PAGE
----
While Amendment 89 removed some of the more complicated aspects of the previous usury provisions of the Arkansas Constitution, it left a vacuum in relation to one key issue. Unlike the previous usury provision, Amendment 89 does not address the rate of interest a party can collect on a contract in which no rate of interest was agreed upon by the parties. The previous usury provisions of the Arkansas Constitution accounted for such a situation by allowing for an assumed rate of 6% interest, but those provisions have been repealed and there are currently no Arkansas statutes to fill the gap. With this omission, lenders, businesses and individuals who have relied upon the assumed 6% interest rate for decades may be left to the discretion of the courts with respect to the collection of interest on contracts that fail to include a specified rate of interest. It is thus exceedingly important for anyone who enters into a contract to ensure that the contract specifically states the exact interest rate to be charged and that the rate is not in excess of the maximum lawful interest rate allowed under Amendment 89.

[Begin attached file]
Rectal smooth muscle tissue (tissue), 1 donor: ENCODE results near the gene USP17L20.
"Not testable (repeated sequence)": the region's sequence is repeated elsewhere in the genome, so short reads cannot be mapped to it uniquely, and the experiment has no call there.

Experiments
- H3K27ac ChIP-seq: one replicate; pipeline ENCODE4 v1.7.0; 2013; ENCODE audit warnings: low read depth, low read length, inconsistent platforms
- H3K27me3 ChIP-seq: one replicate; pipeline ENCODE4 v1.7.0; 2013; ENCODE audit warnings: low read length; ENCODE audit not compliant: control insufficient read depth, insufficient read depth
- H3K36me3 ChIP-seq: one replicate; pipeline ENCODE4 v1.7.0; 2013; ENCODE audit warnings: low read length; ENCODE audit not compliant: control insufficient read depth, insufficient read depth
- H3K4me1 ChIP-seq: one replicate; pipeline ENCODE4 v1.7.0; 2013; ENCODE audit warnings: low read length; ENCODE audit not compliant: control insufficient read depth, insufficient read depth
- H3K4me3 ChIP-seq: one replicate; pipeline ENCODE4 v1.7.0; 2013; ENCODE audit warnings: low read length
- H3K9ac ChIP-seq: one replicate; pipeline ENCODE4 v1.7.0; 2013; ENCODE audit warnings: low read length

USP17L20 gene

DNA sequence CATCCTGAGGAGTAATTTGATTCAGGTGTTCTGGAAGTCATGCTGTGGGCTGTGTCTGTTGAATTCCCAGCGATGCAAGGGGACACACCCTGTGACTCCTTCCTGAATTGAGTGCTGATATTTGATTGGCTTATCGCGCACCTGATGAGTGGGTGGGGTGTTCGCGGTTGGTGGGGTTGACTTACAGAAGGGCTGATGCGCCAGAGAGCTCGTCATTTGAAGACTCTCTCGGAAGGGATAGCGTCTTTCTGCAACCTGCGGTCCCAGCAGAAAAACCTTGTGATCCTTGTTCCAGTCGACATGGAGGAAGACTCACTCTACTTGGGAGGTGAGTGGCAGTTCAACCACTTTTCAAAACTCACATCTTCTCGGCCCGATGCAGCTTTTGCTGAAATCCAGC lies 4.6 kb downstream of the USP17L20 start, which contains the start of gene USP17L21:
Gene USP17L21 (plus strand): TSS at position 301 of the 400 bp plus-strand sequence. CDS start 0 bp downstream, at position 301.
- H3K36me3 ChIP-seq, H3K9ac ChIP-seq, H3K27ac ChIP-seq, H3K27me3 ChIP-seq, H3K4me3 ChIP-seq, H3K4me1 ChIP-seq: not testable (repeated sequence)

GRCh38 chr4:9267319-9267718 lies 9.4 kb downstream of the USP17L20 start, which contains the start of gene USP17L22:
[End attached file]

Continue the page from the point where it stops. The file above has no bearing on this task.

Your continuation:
Even though it is now much easier to make sure one steers clear of charging more than the lawful rate of interest, it is also important to note that not charging enough interest is also an issue. Generally a below market loan, especially those payable over a period greater than six months, are subject to re-characterization by the Internal Revenue Service to impute interest. That means that some number of past years’ tax returns have to be amended from both sides of the transaction – taking time, money and effort, and drawing additional IRS scrutiny. The IRS is aware that some individuals in an attempt to avoid paying ordinary income on interest earned will instead charge little or no interest but have a higher principal on the loan. This is often done in an attempt to convert ordinary interest income to capital gains which is often taxed at a preferential rate. In order to prevent this from happening, the IRS can re-characterize the loan to either include imputed interest or to require an original loan discount be taken on the principal amount. One needs to be especially careful in intra-family loans to make sure the appropriate interest rate is charged or there might be gift tax implications to such loan. Before entering into a below-market or interest free loan be sure to check with a tax adviser to review the possible implications of such loans or one could be very surprised by the changes the IRS makes to the loans and the corresponding tax returns, even if the taxpayer had no ill intentions when the loan was originally made.

 

Checklist for Home Purchasers